Adopting in my fifties
Published: Wednesday, August 14, 2013
I was a single woman in my mid fifties when my eight year old daughter came to live with me. I was desperate to be a mum. I knew time was running out for me.
I had started the adoption process ten years earlier but had stopped due to anxiety about being a single mum. During the intervening years the idea kept coming back to me.
Then I read an article about a fifty-something woman adopting an older child and thought 'I could do that'.
The adoption process took two years which I feel is a long time. It was emotional and due to my not telling all my family and friends it felt a lonely process at times.
My child had already been assessed as needing therapeutic input and some Theraplay sessions had been booked from the start of the placement. We went to the sessions together and they proved to be an invaluable help once the 'honeymoon' period was over.
My daughter had attachment issues and we definitely struggled to bond in the first year. The advice, support, explanation, guidance and tips on engaging in a playful way with my daughter were very helpful.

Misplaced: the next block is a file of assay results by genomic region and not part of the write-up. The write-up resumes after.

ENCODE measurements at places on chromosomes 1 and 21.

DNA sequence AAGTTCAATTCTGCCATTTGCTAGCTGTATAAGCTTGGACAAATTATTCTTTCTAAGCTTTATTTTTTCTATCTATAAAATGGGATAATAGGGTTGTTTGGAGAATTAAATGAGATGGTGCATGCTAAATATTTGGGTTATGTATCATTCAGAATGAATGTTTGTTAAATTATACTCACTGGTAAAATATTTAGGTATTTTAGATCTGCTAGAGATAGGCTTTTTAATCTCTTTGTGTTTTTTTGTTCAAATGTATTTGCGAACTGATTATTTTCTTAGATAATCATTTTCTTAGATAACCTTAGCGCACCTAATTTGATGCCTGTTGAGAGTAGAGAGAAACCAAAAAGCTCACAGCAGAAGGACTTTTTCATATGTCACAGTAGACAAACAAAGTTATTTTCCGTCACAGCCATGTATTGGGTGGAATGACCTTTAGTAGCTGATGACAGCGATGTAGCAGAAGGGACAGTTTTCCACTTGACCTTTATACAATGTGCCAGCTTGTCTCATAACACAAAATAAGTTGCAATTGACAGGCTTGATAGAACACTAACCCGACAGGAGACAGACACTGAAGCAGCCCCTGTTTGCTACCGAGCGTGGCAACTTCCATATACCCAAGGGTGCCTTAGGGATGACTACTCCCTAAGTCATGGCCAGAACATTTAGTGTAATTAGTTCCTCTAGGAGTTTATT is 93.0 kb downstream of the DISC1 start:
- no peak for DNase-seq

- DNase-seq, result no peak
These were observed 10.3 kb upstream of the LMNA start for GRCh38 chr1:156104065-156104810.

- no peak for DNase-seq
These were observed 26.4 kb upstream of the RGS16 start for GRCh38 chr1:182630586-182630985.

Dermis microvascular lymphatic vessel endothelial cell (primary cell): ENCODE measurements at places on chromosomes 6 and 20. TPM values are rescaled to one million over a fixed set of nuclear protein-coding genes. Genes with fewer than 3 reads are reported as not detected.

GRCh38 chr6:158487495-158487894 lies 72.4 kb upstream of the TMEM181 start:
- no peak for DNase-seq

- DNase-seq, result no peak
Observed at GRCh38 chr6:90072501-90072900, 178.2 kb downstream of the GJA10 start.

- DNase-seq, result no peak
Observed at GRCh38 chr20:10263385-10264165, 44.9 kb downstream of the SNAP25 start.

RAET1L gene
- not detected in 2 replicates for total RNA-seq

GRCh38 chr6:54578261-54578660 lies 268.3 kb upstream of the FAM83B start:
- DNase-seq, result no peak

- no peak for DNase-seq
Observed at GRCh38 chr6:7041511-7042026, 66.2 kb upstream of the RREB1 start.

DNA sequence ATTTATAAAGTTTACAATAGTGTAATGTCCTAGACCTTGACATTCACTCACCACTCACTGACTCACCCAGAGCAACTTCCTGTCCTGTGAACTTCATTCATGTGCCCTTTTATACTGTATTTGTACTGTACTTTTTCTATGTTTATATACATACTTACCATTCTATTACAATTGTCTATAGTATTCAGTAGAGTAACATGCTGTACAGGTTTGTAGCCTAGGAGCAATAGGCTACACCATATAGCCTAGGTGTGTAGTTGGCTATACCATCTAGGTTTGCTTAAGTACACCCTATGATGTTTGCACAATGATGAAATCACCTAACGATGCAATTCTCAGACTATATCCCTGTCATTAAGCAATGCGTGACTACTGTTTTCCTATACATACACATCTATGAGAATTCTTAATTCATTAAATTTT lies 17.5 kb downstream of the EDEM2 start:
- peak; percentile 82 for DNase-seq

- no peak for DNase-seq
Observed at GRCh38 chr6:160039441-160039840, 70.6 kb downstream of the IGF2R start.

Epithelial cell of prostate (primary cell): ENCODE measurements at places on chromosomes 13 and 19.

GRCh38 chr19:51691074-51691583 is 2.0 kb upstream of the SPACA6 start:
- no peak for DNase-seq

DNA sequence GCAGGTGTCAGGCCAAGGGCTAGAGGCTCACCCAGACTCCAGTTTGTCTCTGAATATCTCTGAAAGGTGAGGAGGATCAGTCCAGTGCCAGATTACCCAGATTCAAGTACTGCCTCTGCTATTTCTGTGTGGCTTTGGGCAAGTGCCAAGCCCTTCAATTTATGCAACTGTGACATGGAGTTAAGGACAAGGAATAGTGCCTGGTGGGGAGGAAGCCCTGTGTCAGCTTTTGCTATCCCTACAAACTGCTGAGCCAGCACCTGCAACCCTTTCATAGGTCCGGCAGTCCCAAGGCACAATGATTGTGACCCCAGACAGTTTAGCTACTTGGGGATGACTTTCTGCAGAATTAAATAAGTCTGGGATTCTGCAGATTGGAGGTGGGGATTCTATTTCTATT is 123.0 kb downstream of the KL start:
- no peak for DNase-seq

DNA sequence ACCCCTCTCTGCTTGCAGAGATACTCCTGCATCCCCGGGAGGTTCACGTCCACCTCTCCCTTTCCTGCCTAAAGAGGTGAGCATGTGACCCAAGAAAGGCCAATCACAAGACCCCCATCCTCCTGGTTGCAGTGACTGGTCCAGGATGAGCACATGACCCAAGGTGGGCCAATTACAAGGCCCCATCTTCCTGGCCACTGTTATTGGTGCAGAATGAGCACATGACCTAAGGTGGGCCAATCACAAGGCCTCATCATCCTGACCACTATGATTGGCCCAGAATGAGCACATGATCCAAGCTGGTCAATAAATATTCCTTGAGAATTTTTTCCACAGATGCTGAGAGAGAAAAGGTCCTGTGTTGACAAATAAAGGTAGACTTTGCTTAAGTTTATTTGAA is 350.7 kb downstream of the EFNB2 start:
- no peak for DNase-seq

I was very lucky that these sessions were already scheduled. If they had not been I might have been doubtful of the ability of outside help improving our situation or may have been reluctant to access them.
The magazine from Adoption UK was also an enormous help. I wondered if the editor had some special powers that allowed him or her to include an article on difficulties with placements that spoke directly to me.
Reading about others having the same problems was reassuring and made you realise that again your issues might not be as personal as you had thought.
I would recommend adoption to anyone contemplating it but would also emphasise the possible difficulties and encourage them to 'believe' the attachment theory and try the strategies this theory recommends.